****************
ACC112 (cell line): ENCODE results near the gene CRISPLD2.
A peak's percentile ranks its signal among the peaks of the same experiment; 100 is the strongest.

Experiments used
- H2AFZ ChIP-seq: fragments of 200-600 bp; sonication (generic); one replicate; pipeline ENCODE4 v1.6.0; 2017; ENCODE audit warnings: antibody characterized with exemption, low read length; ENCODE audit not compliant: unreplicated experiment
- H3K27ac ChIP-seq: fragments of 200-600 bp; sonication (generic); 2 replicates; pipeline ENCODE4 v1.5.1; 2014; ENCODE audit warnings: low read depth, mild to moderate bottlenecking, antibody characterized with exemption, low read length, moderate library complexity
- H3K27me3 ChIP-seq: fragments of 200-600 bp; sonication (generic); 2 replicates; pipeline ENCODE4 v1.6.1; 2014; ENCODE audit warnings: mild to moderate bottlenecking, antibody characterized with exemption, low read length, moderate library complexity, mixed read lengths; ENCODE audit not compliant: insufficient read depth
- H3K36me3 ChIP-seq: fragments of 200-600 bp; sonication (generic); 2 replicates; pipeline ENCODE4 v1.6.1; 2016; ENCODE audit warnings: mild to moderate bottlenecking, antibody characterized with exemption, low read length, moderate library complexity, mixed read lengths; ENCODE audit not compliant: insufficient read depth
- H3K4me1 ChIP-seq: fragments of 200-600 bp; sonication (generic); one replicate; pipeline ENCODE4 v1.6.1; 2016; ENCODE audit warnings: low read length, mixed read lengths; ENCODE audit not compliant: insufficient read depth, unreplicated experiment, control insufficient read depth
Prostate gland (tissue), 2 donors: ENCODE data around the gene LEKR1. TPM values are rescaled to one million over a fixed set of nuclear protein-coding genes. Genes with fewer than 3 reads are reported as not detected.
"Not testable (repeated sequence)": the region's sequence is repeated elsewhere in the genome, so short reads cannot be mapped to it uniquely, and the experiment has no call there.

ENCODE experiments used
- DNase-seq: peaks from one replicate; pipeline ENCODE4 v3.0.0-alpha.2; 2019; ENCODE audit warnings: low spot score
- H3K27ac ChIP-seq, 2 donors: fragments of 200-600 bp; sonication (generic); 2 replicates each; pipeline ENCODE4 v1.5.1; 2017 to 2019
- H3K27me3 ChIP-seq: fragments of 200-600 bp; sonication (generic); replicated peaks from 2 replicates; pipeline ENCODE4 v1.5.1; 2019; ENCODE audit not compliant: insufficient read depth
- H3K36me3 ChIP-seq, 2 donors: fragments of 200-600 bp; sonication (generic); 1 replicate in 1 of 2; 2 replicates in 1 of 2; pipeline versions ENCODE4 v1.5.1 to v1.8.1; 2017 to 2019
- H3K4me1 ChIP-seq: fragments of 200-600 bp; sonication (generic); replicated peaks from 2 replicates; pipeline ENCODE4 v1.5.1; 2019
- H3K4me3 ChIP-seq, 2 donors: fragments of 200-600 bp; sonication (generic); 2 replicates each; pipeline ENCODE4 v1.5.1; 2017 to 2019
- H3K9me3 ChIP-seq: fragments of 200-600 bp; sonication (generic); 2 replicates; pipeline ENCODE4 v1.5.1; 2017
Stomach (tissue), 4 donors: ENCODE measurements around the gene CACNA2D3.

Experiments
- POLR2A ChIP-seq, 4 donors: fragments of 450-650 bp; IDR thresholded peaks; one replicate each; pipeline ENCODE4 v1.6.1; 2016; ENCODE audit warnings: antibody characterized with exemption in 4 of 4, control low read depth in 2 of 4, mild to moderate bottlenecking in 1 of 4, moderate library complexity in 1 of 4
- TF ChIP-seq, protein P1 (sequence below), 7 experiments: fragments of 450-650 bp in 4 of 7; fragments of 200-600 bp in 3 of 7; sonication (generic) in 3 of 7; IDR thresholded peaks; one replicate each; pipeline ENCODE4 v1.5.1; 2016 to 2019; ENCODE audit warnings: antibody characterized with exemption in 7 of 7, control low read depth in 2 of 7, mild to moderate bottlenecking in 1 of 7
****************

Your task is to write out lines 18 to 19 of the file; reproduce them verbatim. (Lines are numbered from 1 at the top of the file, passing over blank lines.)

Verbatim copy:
- H3K9me3 ChIP-seq: fragments of 200-600 bp; sonication (generic); 2 replicates; pipeline ENCODE4 v1.5.1; 2017
Stomach (tissue), 4 donors: ENCODE measurements around the gene CACNA2D3.